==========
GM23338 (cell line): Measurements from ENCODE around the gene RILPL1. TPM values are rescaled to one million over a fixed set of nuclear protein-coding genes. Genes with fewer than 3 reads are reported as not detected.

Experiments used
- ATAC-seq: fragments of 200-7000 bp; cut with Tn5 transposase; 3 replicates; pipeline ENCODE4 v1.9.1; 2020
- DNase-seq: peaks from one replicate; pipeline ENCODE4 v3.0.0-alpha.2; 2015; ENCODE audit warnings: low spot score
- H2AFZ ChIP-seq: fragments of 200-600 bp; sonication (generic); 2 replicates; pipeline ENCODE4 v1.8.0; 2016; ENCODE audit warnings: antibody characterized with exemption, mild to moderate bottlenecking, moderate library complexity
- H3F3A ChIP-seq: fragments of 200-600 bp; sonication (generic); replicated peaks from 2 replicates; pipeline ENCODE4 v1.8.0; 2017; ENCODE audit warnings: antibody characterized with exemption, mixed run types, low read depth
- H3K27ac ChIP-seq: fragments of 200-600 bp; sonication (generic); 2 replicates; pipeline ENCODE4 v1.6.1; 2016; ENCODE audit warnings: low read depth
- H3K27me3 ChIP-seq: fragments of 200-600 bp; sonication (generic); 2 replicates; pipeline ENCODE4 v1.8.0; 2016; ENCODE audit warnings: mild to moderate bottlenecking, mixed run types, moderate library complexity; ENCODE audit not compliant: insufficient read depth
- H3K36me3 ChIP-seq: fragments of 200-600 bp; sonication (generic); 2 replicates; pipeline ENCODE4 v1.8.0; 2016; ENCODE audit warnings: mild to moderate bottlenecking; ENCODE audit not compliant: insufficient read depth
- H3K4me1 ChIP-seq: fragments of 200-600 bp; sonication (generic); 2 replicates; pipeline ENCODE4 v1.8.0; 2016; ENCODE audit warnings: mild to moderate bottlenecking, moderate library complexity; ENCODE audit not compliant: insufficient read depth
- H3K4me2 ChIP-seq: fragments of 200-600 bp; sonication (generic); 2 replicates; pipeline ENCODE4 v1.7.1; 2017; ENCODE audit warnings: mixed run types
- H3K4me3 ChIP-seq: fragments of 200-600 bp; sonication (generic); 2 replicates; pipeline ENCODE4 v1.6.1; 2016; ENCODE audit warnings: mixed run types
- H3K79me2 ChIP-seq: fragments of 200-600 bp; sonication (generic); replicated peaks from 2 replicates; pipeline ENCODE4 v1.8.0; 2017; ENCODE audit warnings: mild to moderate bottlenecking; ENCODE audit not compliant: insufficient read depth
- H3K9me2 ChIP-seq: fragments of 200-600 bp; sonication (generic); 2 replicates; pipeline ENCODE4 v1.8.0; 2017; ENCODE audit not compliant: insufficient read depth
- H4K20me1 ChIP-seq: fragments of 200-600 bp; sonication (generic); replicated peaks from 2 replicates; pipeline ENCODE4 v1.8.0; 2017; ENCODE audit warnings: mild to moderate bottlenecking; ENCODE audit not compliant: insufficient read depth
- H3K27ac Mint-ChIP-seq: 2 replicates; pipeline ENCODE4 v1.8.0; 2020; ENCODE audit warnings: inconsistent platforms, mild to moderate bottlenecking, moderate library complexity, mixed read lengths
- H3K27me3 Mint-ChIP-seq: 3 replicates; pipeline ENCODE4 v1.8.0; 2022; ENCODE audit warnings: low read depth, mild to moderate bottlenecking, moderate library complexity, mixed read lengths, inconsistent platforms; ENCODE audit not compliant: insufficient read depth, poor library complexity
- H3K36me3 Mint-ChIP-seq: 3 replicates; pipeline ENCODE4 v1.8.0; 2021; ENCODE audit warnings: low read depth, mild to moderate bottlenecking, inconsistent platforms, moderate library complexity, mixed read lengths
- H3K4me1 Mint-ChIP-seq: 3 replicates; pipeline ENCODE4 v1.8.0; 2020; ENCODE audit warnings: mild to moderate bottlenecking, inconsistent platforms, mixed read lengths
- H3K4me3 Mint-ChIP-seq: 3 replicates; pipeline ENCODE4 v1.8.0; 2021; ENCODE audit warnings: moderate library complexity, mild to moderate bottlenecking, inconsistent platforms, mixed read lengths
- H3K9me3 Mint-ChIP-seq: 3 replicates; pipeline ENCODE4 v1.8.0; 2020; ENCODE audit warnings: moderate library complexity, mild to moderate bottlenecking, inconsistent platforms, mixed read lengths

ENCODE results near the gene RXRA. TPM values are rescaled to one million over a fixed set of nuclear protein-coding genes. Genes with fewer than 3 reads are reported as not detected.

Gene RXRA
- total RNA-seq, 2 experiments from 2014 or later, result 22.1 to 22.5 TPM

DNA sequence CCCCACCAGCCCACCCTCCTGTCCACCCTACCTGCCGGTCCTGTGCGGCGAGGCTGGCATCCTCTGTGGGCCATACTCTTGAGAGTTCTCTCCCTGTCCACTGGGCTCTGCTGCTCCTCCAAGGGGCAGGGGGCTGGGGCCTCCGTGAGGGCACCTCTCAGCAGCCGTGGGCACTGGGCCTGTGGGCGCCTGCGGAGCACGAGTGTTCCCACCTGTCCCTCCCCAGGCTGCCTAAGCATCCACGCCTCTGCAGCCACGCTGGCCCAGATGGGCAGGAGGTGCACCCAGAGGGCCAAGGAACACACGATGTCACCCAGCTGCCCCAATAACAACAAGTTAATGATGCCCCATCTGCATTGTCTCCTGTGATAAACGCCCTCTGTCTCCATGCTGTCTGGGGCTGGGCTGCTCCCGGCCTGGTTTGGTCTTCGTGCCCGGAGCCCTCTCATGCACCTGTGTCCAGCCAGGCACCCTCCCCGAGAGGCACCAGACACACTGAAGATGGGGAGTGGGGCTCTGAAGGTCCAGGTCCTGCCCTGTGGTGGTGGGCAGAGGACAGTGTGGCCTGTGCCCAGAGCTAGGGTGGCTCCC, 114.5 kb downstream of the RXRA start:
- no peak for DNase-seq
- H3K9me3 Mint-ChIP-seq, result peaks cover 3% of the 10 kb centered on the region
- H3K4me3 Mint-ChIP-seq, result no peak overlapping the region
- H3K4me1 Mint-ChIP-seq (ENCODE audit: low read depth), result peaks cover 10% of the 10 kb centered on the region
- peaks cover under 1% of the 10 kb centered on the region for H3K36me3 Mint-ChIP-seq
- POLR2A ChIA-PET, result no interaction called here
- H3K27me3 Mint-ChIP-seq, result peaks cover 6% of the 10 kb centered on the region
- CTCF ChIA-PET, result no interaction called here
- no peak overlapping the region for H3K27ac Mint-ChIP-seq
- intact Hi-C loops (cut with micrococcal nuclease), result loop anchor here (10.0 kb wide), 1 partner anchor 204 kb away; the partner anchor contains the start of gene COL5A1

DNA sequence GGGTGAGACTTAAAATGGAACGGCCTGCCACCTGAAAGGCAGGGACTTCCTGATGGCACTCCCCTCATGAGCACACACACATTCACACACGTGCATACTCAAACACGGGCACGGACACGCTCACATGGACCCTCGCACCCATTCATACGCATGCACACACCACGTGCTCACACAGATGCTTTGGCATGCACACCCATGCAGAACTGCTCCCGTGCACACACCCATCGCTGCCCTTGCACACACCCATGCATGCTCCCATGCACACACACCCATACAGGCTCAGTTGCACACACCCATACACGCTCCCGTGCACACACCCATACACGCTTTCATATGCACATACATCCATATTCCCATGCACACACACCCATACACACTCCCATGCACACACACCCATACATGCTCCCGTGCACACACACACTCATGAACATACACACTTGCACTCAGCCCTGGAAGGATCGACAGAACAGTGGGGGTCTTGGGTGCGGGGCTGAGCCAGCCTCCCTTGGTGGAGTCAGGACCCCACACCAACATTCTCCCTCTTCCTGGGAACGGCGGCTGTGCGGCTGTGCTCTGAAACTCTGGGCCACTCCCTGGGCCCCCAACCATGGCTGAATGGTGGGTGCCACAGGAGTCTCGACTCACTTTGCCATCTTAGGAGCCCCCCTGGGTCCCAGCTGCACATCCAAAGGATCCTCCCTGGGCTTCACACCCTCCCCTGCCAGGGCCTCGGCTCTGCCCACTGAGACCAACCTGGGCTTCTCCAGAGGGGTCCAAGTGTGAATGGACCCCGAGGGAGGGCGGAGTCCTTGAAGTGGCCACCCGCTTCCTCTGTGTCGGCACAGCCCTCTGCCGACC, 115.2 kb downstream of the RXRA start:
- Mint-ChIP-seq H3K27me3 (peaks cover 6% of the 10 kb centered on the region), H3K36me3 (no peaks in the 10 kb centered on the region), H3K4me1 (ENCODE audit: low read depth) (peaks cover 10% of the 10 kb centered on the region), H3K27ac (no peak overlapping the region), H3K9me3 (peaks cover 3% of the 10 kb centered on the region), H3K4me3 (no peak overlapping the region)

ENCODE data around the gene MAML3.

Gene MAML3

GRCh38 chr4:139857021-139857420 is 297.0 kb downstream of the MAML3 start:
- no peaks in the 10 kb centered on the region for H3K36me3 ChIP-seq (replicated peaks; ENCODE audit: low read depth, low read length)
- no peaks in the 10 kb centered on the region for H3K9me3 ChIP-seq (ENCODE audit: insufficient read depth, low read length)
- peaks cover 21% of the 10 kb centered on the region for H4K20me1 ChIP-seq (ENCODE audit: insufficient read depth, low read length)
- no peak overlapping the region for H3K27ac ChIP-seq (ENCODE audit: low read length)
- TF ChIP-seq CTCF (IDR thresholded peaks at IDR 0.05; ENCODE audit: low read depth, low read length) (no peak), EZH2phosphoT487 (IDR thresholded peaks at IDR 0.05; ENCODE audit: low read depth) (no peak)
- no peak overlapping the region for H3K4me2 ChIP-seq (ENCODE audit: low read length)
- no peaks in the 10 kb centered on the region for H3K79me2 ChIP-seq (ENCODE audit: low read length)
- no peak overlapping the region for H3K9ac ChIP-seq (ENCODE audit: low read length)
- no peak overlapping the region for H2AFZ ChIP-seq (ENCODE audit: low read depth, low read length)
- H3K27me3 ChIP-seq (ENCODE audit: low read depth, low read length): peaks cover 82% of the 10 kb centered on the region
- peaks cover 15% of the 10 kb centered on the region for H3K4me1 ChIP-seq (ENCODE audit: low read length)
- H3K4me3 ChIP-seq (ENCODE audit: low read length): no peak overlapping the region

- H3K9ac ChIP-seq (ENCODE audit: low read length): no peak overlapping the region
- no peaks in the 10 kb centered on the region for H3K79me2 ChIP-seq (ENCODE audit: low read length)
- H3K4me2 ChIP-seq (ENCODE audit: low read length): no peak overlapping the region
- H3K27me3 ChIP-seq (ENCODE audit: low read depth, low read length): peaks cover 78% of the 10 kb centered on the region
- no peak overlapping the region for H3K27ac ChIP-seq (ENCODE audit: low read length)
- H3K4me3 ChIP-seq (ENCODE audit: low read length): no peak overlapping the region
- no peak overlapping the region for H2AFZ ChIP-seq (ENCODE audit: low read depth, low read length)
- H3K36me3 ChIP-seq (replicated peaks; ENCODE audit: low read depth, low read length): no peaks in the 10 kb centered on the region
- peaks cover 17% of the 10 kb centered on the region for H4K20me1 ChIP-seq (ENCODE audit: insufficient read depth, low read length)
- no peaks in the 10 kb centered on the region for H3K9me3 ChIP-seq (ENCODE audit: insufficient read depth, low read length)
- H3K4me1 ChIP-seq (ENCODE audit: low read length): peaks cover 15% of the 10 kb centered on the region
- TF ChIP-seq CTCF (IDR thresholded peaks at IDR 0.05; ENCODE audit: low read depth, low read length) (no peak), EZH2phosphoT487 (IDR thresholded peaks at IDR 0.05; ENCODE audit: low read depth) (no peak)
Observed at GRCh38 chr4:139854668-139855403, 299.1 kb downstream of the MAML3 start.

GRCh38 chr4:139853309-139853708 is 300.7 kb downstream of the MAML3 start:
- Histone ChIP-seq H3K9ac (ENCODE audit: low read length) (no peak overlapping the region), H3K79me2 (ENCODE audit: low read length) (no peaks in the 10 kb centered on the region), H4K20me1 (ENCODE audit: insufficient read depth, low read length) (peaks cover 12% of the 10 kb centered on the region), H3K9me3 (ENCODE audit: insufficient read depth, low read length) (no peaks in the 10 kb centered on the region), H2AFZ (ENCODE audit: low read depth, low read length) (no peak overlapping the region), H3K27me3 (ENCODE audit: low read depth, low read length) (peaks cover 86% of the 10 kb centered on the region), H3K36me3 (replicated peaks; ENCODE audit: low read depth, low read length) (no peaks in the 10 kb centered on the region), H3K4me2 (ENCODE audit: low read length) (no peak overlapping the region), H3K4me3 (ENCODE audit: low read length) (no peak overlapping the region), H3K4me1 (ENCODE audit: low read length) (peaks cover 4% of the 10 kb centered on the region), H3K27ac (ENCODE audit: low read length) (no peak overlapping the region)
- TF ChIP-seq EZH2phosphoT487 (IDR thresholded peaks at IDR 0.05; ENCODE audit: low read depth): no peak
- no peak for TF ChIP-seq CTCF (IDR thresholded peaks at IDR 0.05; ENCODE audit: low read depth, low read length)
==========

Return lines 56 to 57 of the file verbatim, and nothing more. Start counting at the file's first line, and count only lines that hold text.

- H3K27me3 ChIP-seq (ENCODE audit: low read depth, low read length): peaks cover 78% of the 10 kb centered on the region
- no peak overlapping the region for H3K27ac ChIP-seq (ENCODE audit: low read length)